Virtualization stretching IT security pressures

Emerging technology making servers more vulnerable to hackers

Virtualization technology, which allows multiple operating systems to run different applications on a single computer, has caught the attention of IT managers for its promise to let them better manage and utilize corporate IT resources.

However, some IT managers and security researchers warned that the emerging technology also makes corporate systems far more vulnerable to hackers.

Chad Lorenc, information security officer at a financial services company that he asked not be named, said that IT security and compliance projects are far more complex undertakings on virtual machines than on servers that run a single operating system and a single application.

“It is a very complex issue,” Lorenc said. “I’m not sure you are going to find a single solution” for addressing security issues in a virtual environment.

“There is no silver bullet,” he added. “You have to tackle [security] from a people, process and technology standpoint.”

Virtualization technologies allow companies to carve out multiple virtual machines within a single physical resource, such as a server or storage array.

Each virtual machine runs a separate operating system that runs its own applications, functioning exactly like a stand-alone computer.

The technology allows companies to consolidate applications running on multiple computer systems into a single server, which promises to ease management requirements and allow hardware resources to be better utilized.

Analysts noted that the technology has been around for several years, but IT organizations started to increasingly use it as new virtualization systems emerged in recent months from companies like Intel Corp. Advanced Micro Devices Inc., VMware Inc., Microsoft Corp. and IBM.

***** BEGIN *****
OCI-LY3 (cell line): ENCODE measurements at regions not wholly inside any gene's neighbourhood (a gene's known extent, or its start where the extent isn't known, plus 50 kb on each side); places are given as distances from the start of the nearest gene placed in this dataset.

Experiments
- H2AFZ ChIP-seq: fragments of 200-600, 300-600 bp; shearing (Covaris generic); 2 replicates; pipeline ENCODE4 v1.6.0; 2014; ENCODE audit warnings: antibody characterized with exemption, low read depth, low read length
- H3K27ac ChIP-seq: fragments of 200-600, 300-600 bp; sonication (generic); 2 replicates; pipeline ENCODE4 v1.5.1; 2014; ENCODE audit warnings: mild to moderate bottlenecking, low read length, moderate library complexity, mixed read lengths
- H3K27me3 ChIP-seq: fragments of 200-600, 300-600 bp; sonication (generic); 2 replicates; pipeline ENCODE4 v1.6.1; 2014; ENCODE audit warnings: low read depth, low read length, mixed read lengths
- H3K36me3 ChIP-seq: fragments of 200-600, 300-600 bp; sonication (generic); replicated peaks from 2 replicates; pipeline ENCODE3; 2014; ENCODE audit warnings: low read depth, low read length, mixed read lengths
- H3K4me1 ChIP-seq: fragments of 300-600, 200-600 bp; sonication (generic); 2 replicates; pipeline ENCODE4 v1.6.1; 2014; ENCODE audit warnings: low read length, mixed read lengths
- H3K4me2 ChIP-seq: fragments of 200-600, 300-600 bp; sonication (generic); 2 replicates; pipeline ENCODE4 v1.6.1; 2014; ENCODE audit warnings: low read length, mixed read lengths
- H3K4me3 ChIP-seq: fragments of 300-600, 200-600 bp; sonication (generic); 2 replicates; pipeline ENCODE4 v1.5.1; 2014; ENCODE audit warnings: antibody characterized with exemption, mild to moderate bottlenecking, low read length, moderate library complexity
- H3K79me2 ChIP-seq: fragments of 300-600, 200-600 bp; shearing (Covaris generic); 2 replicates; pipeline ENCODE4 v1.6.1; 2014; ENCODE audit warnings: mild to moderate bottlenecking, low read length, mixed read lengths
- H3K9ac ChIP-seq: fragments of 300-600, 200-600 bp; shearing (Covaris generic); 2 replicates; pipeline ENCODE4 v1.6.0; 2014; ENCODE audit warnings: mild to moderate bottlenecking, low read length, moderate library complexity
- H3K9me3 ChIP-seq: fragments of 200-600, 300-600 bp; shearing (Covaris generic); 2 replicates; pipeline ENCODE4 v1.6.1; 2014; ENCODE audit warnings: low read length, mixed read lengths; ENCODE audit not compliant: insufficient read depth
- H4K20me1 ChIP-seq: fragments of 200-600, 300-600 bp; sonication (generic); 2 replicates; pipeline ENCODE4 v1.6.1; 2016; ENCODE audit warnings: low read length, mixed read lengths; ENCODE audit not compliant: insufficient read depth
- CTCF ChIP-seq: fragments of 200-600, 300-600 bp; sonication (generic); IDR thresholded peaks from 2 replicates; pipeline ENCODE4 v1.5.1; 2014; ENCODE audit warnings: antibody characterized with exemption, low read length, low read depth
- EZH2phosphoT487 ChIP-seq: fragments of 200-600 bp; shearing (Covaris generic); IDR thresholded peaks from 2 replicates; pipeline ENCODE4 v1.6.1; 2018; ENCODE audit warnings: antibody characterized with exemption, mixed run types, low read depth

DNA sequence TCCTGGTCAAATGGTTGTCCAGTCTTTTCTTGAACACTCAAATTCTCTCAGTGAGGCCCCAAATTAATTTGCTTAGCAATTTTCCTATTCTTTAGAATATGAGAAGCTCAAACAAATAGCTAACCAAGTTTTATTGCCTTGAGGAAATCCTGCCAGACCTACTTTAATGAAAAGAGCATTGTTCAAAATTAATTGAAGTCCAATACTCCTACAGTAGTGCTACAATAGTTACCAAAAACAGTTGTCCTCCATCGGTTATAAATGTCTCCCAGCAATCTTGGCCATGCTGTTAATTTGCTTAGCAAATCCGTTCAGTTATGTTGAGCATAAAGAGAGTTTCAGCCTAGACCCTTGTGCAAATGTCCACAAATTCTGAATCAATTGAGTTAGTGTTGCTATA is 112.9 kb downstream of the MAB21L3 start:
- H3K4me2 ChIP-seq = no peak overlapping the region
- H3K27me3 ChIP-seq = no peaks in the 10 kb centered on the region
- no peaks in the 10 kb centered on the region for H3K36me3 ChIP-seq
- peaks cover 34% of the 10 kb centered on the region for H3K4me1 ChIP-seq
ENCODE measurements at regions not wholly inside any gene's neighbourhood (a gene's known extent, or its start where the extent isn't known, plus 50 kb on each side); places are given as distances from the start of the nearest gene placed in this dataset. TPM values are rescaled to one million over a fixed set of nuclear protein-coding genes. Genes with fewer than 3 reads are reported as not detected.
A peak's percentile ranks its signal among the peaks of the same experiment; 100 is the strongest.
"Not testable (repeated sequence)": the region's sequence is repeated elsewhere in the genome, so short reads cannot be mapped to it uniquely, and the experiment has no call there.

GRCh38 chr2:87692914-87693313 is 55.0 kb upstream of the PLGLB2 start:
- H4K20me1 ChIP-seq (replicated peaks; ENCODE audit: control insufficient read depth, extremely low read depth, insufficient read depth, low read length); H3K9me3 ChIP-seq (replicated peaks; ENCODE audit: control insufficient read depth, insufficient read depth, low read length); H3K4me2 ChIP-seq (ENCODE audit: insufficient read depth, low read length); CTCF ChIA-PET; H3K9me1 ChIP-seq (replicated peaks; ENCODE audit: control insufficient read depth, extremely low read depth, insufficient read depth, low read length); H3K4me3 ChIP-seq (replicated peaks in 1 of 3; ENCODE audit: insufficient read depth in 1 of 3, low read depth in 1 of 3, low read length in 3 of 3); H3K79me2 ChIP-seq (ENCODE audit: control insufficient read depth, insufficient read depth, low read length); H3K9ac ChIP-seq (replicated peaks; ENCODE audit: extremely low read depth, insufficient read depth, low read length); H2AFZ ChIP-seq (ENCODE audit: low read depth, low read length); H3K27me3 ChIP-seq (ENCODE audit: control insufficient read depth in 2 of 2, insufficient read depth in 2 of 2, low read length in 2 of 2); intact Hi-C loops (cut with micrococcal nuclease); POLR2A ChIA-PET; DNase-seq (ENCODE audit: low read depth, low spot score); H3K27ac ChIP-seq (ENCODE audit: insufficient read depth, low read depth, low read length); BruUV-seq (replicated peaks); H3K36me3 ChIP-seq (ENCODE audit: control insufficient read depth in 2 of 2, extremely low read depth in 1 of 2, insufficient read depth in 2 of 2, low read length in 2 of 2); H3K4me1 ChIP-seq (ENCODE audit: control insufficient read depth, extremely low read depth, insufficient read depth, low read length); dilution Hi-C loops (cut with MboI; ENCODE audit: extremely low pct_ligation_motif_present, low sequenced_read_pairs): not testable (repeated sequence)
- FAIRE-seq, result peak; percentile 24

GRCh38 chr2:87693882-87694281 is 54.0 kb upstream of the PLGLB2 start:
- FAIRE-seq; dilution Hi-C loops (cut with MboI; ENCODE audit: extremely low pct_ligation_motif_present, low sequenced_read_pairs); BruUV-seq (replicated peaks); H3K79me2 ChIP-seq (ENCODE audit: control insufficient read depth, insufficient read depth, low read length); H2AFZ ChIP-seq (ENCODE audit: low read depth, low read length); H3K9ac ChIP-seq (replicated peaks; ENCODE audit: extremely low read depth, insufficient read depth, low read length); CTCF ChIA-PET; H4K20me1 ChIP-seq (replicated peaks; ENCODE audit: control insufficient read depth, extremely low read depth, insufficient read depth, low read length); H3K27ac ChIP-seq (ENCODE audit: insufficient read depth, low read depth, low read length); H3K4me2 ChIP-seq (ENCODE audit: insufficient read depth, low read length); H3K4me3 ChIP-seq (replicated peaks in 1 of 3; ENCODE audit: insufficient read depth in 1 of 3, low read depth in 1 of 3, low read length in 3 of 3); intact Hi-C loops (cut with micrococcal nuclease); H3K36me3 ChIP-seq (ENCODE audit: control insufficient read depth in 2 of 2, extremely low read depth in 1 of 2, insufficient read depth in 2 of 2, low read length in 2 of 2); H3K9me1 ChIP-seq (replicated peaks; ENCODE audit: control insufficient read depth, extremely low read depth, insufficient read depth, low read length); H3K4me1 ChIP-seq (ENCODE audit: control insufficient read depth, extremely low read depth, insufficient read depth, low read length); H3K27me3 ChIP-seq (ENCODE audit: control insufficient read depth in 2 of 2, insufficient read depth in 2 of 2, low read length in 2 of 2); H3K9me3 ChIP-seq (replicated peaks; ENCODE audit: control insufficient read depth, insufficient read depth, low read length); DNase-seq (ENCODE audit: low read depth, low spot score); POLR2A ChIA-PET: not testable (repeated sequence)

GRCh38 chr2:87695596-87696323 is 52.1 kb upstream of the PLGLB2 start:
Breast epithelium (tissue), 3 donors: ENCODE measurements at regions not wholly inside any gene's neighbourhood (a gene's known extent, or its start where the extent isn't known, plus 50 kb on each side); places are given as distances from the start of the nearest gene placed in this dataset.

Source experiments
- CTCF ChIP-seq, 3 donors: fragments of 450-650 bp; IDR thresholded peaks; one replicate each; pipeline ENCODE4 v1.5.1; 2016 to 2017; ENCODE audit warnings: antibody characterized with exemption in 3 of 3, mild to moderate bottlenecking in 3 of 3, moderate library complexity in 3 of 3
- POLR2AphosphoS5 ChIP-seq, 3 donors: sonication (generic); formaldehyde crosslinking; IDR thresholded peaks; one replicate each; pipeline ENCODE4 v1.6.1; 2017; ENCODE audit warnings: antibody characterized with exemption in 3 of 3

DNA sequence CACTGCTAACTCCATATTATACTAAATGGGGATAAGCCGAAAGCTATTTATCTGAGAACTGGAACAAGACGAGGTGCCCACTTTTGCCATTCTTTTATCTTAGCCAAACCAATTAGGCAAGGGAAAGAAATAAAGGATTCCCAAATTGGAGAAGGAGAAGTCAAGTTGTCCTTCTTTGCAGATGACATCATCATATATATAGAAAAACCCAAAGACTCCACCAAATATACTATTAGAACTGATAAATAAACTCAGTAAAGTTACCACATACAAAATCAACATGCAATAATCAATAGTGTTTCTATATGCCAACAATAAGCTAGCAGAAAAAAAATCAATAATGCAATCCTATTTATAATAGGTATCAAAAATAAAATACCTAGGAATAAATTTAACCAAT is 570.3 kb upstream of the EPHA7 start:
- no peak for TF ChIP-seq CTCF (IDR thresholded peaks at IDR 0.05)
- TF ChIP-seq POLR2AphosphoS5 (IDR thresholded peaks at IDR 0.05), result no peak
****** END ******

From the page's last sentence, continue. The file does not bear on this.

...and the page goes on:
But as the technology spreads, it’s important that IT managers understand that collapsing multiple servers into a single box does not change their security requirements, said George Gerchow, technology strategist at security vendor Configuresoft’s Inc. center for policy and compliance in Colorado Springs, Colo.

In fact, he said, each virtualized server separately faces the same threats as a traditional single server.

“If a host is vulnerable, all associated guest virtual machines and the business applications on those virtual machines are also at risk,” he said.

Therefore a server running virtual machines faces more danger from a single exploit than a single physical server, Gerchow said.

He noted that virtualization software allows developers, quality assurance groups and other corporate users to set up virtual machines with relatively little effort, and without IT oversight.

Such virtual machines can pop up, move across systems or disappear entirely on an almost constant basis if IT managers don’t take measures to maintain control of each of them.

“IT departments are often unprepared for the complexity associated with understanding what virtual machines exist [on servers] and which are active or inactive,” he said.

Without the ability to keep track of virtual machines, companies often cannot patch flaws or update systems when necessary, he said.

“When you have a virtual environment [users] tend to start piling on the virtual servers, “ Lorenc said. The combined value of the assets on the host system can get “very high, very quickly,” he said. 

Even if IT personnel do keep track of all virtual machines running on a server, they can still face problems installing patches or taking systems offline to perform routine security upgrades, Gerchow added.

He noted that the risks associated with patching holes and upgrading applications grows each time a new virtual machine is added to a server.

Lorenc suggested that companies install tools that can quickly detect and discover virtual machines as they are installed on a corporate server. He also advised that companies create strong policies to control the spread of virtual machines.

And, he said, it’s important that IT managers have a good understanding of the business import of every application running within a company’s virtual environment, and that they map out any interdependencies that may exist between them.